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“It’s 3 months now, when can we reopen?” – Pattaya bar owners

Jack Burton

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“It’s 3 months now, when can we reopen?” – Pattaya bar owners | The Thaiger
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Today marks 3 straight months that Pattaya’s world famous – and vitally important to the city’s economy – nightlife and entertainment industry has been shuttered by the Thai Government. The industry was originally told to close “for 2 weeks” on March 18. But as the Covid-19 crisis escalated and fear and uncertainty grew worldwide, the closure was repeatedly extended, with ever changing dates and conflicting, overlapping messages on when exactly the government would allow business to resume.

Chon Buri province had a total of 87 cases of Covid-19, virtually all imported from other provinces or overseas visitors. Of those, 41 were in Banglamung/Pattaya, the majority from the famous Bangkok “boxing stadium cluster.” There were 2 deaths, both foreign cases that were imported. Pattaya, despite its notorious nightlife industry, never had a significant local outbreak. This is in stark contrast to the resort island of Phuket, which had the highest number of cases per capita in Thailand, mainly around its notorious Bangla Road red light entertainment area and latterly around the Bang Tao district.

But the Thai Government has continued to state it’s is too risky to open nightlife, bars and entertainment venues, despite the country as a whole going well over 3 weeks without a locally transmitted case. They’ve been spooked both by the cases of infected Thais returning from overseas and the recent spate of outbreaks in entertainment zones in Seoul and Tokyo.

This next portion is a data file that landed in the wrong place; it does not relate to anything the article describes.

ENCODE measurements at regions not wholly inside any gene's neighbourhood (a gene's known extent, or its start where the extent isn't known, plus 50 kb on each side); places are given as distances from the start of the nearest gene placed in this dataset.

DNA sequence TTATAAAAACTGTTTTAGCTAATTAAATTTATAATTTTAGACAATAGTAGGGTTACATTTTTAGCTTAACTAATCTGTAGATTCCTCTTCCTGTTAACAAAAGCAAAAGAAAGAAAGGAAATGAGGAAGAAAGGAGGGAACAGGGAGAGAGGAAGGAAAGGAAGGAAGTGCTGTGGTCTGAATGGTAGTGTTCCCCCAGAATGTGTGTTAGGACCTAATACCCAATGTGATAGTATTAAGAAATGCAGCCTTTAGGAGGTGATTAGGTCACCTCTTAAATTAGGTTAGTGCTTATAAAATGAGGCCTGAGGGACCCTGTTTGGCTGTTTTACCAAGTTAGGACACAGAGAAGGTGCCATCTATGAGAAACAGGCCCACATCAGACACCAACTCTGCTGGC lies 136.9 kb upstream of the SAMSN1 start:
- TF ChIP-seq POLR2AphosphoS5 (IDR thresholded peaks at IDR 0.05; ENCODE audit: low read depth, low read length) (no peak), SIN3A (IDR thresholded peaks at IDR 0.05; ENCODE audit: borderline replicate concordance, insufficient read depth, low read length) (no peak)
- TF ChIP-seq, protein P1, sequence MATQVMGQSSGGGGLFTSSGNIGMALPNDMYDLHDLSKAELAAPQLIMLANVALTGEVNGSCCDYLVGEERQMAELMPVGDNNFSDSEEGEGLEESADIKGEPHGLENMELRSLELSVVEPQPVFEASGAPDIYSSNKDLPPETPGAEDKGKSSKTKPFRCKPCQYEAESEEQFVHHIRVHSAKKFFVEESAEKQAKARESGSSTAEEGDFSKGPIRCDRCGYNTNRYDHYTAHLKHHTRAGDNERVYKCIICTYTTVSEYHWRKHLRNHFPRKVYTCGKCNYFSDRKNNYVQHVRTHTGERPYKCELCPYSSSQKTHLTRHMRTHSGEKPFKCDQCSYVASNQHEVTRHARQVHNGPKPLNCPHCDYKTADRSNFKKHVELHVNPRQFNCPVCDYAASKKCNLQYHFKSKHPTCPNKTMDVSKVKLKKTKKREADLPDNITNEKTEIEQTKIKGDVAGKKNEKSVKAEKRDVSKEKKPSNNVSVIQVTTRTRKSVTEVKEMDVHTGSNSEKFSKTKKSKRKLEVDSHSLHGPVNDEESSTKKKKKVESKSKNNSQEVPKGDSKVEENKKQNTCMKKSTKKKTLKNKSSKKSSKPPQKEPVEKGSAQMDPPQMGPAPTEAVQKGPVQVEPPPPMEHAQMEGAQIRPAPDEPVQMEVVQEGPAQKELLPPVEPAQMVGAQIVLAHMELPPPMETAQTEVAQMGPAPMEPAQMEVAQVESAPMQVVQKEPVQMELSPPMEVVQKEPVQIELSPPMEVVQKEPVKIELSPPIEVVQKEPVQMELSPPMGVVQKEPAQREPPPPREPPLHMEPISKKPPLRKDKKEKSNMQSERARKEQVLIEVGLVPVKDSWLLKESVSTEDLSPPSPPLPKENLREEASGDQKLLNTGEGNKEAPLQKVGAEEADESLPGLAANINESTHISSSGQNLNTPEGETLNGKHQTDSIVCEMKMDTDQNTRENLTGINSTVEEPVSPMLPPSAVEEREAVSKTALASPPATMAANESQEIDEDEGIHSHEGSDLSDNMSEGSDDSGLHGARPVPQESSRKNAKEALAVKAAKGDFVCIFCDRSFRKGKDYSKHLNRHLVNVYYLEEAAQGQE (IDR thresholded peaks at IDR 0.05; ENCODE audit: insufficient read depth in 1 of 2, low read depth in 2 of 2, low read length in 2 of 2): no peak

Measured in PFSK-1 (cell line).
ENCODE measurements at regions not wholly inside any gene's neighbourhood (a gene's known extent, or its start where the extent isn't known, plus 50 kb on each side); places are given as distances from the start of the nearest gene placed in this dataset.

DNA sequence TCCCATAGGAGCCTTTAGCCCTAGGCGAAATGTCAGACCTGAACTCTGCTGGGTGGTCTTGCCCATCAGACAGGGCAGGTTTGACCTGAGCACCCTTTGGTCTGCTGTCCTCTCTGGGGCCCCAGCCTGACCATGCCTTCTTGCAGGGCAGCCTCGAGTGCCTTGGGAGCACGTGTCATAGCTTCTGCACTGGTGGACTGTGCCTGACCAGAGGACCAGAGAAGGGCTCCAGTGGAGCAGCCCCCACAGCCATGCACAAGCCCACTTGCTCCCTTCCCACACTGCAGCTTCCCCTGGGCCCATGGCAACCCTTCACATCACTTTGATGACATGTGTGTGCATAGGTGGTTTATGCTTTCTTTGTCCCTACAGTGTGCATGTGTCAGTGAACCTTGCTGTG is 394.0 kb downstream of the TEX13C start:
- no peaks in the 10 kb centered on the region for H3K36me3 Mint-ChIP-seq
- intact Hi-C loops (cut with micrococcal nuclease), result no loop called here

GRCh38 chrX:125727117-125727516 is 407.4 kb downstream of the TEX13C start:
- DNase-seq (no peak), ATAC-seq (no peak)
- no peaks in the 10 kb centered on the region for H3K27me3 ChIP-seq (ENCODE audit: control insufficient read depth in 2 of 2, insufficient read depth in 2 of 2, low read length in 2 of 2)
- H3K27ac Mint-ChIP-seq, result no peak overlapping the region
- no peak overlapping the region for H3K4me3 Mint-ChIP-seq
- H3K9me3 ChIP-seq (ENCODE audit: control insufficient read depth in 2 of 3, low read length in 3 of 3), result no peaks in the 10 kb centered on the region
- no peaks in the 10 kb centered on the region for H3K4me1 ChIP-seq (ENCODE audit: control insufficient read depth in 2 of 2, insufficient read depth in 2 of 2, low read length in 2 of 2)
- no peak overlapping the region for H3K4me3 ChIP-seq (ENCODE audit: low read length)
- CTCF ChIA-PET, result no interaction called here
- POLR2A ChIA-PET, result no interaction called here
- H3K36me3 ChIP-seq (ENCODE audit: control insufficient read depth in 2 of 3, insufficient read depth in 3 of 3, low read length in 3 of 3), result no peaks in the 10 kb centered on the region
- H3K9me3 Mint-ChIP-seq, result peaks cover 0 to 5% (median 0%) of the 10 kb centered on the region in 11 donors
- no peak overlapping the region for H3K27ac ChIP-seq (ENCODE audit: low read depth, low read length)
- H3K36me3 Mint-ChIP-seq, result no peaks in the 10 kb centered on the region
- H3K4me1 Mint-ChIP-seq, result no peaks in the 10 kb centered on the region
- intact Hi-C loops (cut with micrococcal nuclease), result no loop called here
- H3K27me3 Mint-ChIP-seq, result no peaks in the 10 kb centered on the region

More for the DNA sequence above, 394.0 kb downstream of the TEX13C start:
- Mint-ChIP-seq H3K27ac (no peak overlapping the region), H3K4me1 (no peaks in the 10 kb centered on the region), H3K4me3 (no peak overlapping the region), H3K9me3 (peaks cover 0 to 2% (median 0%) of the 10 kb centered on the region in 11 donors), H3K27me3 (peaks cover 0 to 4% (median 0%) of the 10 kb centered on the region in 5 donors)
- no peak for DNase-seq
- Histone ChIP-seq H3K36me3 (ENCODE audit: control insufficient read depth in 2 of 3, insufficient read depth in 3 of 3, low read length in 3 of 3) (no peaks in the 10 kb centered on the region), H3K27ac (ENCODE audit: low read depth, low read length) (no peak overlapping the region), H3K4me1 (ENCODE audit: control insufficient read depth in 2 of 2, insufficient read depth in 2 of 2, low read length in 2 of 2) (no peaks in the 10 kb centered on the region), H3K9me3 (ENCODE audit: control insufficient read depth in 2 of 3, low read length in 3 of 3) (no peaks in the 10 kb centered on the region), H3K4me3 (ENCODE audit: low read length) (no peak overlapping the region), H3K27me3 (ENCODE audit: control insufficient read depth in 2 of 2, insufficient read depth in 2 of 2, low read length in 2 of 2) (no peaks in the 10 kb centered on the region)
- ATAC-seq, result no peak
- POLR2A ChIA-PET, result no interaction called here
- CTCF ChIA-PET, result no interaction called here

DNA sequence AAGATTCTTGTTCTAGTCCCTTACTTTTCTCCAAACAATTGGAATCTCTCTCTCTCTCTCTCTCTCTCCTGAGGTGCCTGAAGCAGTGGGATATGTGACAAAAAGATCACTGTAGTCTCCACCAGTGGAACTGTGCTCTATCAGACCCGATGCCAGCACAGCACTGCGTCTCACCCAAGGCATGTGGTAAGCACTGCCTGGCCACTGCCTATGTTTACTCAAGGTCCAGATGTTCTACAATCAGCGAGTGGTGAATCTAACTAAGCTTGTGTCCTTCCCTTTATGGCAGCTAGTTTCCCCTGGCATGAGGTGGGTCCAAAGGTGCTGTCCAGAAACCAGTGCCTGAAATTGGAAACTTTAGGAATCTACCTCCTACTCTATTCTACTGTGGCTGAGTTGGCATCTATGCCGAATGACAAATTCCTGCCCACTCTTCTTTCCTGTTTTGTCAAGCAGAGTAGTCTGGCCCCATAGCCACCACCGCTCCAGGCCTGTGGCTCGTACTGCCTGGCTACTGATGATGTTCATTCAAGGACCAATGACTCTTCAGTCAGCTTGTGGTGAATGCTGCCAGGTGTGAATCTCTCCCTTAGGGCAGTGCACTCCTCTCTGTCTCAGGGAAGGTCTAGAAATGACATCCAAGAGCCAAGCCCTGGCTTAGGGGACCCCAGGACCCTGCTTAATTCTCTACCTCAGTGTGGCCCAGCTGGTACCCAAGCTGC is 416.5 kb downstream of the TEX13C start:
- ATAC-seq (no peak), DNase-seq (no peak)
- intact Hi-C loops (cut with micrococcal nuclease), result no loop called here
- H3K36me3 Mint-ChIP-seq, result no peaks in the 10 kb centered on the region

The Center for Covid-19 Situation Administration, has allowed nearly every type of business to resume – except the nightlife and entertainment industry. Despite early signs that they would allow owners to reopen and get tens of thousands of people back to work in Phase 4 of the program to reopen and unlock the country, nightlife was left out, and there has been no target date or guarantee of a Phase 5 from the CCSA.

Pattaya’s mayor and the governor of Chon Buri, keenly aware of Pattaya’s precarious situation, with an estimated 80% of the city’s businesses dedicated to nightlife and hospitality, have pleaded for patience from local business owners and say they’re working with the CCSA to reopen the bars. This week, The CCSA allowed the half measure of allowing alcohol in restaurants, but this only led to confusion as the large number of “hybrid” establishments that sell both food and alcohol were given mixed messages and police were instructed at a national level to raid and even close many already struggling local businesses.

The CCSA and the PM himself have also asked for patience from business owners, but for many, with 3 months without income and landlords and other creditors demanding payment, patience is running out.

The CCSA has stated a current goal of 28 days without a confirmed locally transmitted case of the virus. That would be next Monday, June 22.

They have dodged repeated questions from the press on whether that means nightlife could resume. Meanwhile, many bar owners in Pattaya continue to ask why their small establishments, many unable to fit more than a handful of people in, remain closed, lumped into the same group as massive nightclubs that can fit over a thousand people.

SOURCE: The Pattaya News

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Jack Burton is an American writer, broadcaster, linguist and journalist who has lived in Asia since 1987. A native of the state of Georgia, he attended the The University of Georgia's Henry Grady School of Journalism, which hands out journalism's prestigious Peabody Awards. His works have appeared in The China Post, The South China Morning Post, The International Herald Tribune and many magazines throughout Asia and the world. He is fluent in Mandarin and has appeared on television and radio for decades in Taiwan, Mainland China, Hong Kong and Macau.

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    Toby Andrews

    June 18, 2020 at 12:16 pm

    Why would they open anyway. There are few foreigners left in Pattaya, and it seems the government is determined to keep tourists out.

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